Candidates try to capture millennial vote before November electionSubmitted: 10/17/2018
Rose McBride
Rose McBride

Candidates try to capture millennial vote before November election
NORTH CENTRAL WISCONSIN - Millennials are getting involved in the upcoming election in ways only their generation can.

"I got registered on Snapchat last week," said 20-year-old Adam Brzezicki.

Yes, social media platforms like Snapchat are to thank for getting the word out.

"Go right to newsfeed stories, and it says register to vote and five minutes later you're registered to vote," said Brzezicki.

This election season, young people are getting active and voting for issues important to them, like keeping tuition affordable.

"It's hard being a single parent and trying to get a better education," said 30-year-old Jen Boydston.

Candidates are taking some measures to capture the youth vote on November 6.

"It's really important on a college campus or with young working millennials to remind them about how bad things were before, how we moved the state forward," said Governor Walker.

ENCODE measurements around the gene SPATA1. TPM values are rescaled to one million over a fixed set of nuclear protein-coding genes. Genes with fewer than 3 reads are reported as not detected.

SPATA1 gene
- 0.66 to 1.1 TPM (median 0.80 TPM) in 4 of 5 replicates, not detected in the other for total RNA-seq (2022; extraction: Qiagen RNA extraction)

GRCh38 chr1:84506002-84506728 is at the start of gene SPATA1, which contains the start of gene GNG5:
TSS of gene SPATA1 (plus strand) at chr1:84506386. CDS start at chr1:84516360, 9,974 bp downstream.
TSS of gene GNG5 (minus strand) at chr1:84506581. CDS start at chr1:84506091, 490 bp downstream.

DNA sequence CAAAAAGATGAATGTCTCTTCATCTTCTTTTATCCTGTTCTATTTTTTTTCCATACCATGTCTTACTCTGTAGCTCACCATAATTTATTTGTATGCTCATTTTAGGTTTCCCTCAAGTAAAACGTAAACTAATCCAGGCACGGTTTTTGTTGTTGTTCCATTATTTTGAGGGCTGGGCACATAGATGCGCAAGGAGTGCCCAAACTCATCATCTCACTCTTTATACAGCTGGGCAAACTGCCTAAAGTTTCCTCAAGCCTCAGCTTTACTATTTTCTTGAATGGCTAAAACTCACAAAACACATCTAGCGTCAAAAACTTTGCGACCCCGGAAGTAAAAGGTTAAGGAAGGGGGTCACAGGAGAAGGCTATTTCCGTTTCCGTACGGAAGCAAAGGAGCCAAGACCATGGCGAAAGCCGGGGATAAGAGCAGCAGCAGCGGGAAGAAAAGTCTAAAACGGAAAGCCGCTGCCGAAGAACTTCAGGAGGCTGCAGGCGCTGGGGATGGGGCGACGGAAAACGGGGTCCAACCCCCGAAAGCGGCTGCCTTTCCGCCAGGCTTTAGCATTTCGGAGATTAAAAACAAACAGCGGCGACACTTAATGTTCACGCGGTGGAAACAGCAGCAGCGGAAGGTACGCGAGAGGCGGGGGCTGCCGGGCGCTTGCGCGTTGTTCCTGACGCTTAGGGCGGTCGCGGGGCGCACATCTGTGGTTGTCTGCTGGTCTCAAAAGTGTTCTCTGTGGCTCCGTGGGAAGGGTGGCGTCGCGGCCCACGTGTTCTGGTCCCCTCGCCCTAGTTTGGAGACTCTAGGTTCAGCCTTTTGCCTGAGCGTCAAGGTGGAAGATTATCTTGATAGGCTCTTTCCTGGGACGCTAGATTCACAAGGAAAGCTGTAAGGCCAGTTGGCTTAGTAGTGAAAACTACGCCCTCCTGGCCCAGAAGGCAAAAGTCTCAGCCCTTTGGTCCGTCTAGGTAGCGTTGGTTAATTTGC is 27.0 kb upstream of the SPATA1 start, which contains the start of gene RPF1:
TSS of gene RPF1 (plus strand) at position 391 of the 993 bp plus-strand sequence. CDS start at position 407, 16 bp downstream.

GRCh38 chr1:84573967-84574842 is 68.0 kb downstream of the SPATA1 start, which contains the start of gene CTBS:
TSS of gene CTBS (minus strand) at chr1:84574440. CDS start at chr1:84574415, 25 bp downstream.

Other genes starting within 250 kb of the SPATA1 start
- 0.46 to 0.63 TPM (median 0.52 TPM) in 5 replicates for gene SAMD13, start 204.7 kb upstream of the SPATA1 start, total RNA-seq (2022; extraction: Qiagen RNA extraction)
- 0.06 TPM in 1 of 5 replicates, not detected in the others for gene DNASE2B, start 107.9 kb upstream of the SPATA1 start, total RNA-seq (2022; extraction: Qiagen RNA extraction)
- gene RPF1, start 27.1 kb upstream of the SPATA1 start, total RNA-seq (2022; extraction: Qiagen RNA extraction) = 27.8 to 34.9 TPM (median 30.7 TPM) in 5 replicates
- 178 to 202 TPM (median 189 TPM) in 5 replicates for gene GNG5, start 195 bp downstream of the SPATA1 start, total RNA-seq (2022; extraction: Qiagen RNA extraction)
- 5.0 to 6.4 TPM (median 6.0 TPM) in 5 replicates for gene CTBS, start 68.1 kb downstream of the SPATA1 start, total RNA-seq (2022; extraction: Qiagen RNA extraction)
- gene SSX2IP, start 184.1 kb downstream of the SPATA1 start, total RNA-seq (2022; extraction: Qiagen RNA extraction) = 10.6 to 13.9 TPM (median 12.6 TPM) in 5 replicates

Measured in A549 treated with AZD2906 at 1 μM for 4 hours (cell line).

Governor Walker visited G3 Industries in Kronenwetter Wednesday. 

He spoke about the state's decreasing unemployment rate during his time as governor, and how he believes young people have many options when it comes to jobs after graduation.

Later in the afternoon, Senator Tammy Baldwin also made a stop in Wausau at The Mint Café to thank voters for their support and mingle with people having lunch.

When it comes to young voters, she said three things really matter most.

"I think engaging, listening, and showing up really matters," said Baldwin.

Baldwin, the nation's first openly gay Senator, also mentioned issues relating to equality have always been important to the young generation, and this is the first time they're seeing equal rights go backwards. She says that encourages them to get involved.

"I think a lot of folks are pretty shocked and want to be a part of continuing our forward momentum in our country," said Baldwin.

Young voters agree that every vote counts. Their generation could be making a big difference this election season.

"It could be the last few votes of our generation that ultimately decide who wins it," said Boydston.

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